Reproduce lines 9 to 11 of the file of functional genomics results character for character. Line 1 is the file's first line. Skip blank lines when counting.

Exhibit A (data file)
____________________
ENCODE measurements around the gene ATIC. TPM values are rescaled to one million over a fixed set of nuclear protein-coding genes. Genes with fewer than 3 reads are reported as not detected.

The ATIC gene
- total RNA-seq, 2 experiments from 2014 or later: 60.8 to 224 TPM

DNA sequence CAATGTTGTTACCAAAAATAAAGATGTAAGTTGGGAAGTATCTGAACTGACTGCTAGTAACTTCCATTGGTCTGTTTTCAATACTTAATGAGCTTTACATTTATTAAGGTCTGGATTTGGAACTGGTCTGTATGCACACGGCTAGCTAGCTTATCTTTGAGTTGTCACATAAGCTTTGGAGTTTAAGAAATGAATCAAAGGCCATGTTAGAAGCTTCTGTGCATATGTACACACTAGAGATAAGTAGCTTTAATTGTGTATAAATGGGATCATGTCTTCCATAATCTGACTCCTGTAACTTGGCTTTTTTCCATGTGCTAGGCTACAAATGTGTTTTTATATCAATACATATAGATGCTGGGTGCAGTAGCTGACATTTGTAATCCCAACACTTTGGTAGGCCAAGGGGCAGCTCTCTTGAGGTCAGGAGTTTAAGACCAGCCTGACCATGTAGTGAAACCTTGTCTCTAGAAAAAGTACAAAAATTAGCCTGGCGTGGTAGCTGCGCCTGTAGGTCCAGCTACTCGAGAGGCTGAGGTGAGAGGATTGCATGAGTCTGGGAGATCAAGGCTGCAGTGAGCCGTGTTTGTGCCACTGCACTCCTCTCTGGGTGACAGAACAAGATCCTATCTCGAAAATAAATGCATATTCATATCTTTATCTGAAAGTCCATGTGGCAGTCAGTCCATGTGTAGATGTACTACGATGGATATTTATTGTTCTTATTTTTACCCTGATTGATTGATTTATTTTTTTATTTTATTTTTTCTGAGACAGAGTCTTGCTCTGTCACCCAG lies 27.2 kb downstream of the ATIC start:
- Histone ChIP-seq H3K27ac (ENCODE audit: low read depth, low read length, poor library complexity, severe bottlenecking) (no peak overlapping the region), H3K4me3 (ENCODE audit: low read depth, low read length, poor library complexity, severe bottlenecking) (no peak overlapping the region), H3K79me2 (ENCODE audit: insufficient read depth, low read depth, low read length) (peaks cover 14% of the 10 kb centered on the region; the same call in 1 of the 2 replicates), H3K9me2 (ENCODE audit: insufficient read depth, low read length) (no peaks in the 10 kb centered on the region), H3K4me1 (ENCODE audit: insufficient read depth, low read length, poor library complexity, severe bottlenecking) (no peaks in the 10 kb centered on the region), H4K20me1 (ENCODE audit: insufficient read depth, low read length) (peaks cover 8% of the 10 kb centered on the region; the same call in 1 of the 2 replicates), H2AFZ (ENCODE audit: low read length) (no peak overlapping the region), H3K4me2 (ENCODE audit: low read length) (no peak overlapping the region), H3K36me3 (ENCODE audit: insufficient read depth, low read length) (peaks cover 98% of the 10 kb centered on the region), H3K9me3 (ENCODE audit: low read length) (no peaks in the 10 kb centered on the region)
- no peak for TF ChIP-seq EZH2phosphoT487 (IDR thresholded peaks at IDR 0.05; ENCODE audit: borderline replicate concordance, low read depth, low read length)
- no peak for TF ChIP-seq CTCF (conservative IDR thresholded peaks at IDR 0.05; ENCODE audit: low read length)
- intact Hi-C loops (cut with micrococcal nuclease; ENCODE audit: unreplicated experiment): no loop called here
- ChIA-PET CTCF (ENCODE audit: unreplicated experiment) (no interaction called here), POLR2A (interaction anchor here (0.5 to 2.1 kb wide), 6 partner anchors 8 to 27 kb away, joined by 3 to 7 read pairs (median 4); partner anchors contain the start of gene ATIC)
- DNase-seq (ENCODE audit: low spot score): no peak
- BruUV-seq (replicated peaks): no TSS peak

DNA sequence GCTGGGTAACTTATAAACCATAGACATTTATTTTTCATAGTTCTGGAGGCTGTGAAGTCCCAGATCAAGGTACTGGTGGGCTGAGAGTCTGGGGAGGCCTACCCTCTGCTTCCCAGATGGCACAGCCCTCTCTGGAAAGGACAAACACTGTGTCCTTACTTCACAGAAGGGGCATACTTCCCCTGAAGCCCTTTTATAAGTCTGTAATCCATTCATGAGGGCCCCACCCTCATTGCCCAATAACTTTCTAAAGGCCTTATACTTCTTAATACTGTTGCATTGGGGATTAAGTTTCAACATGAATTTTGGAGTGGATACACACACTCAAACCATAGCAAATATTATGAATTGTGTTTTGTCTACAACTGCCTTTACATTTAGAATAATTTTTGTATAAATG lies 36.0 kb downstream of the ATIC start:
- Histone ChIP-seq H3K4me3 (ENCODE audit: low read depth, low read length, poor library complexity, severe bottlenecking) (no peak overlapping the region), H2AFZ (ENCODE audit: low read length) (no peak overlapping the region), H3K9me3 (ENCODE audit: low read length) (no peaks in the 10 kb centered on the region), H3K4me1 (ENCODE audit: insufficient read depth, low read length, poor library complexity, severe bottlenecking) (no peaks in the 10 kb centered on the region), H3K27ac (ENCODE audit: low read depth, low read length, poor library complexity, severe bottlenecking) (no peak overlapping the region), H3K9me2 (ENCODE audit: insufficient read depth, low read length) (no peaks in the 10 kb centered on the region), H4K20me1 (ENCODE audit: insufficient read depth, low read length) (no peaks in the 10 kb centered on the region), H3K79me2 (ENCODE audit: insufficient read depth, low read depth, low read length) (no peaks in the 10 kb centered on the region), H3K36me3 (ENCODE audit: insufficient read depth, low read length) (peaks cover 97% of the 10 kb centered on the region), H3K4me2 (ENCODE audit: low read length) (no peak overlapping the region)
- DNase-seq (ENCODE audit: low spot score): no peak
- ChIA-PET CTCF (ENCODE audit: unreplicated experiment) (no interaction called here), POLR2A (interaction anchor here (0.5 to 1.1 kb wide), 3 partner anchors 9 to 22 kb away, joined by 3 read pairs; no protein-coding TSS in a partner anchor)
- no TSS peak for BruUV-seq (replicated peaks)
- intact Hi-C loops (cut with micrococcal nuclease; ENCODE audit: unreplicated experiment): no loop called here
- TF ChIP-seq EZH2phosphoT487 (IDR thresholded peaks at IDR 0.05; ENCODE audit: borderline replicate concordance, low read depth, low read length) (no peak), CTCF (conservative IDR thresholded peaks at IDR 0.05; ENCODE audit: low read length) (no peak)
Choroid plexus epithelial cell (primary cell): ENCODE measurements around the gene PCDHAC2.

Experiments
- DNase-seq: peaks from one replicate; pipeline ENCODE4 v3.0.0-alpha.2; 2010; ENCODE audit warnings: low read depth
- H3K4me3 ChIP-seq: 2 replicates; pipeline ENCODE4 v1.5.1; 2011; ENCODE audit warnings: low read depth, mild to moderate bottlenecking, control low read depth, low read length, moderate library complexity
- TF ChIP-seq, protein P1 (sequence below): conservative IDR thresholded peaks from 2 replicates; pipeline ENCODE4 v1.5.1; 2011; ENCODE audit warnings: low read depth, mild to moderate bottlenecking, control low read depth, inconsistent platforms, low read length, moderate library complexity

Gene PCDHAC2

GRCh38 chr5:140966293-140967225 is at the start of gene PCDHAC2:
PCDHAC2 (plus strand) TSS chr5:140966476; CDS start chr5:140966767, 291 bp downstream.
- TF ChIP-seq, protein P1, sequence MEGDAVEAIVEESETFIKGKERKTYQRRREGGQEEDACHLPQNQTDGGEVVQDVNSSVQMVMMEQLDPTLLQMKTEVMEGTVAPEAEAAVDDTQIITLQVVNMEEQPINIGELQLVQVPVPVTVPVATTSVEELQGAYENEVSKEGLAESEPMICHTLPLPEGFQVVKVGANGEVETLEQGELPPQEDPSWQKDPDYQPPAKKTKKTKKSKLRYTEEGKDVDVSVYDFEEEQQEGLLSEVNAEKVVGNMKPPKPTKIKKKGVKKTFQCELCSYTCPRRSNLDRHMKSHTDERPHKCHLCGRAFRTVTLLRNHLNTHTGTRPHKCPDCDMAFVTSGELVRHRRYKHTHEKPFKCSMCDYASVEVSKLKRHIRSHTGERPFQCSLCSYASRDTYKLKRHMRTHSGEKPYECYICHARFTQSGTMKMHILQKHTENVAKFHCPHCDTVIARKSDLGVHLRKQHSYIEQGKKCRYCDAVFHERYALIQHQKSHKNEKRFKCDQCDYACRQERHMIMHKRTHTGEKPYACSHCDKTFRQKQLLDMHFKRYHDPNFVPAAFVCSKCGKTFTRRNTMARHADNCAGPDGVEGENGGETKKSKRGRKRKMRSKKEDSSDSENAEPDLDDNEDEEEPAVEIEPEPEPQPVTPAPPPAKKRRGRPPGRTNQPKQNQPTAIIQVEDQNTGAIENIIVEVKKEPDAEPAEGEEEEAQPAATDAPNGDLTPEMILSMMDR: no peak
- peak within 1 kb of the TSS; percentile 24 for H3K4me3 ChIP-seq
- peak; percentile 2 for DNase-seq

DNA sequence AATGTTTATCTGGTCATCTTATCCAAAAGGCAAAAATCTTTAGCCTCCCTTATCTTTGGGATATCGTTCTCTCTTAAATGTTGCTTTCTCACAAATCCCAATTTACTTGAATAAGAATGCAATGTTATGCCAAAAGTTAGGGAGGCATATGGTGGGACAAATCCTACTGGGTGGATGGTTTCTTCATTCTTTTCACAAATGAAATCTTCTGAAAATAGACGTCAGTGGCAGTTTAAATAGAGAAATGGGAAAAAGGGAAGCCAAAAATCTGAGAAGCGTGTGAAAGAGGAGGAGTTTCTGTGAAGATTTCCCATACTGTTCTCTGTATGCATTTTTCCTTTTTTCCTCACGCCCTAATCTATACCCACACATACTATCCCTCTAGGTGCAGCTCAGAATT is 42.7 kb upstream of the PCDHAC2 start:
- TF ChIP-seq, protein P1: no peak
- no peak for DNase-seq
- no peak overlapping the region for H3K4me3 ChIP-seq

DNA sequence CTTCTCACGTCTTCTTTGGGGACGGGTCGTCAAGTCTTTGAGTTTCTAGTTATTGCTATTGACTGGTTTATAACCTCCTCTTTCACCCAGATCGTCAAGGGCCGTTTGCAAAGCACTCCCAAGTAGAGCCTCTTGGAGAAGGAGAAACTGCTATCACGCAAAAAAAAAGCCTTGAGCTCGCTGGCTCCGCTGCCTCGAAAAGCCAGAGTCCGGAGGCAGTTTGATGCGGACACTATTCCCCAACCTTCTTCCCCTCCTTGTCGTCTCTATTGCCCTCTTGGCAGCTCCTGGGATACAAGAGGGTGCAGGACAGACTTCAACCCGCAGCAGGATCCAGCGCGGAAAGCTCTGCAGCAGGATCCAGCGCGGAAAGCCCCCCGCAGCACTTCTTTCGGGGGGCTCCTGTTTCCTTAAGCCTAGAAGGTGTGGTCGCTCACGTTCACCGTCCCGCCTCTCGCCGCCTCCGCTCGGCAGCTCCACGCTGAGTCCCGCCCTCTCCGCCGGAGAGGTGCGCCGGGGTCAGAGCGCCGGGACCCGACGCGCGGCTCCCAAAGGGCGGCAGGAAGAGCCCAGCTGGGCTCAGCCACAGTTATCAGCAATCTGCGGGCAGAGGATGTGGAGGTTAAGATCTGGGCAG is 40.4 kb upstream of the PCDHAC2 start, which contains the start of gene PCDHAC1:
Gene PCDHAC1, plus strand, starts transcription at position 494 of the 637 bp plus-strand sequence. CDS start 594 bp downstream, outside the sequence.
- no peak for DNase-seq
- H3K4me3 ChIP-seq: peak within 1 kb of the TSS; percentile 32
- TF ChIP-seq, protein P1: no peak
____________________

- ChIA-PET CTCF (ENCODE audit: unreplicated experiment) (no interaction called here), POLR2A (interaction anchor here (0.5 to 2.1 kb wide), 6 partner anchors 8 to 27 kb away, joined by 3 to 7 read pairs (median 4); partner anchors contain the start of gene ATIC)
- DNase-seq (ENCODE audit: low spot score): no peak
- BruUV-seq (replicated peaks): no TSS peak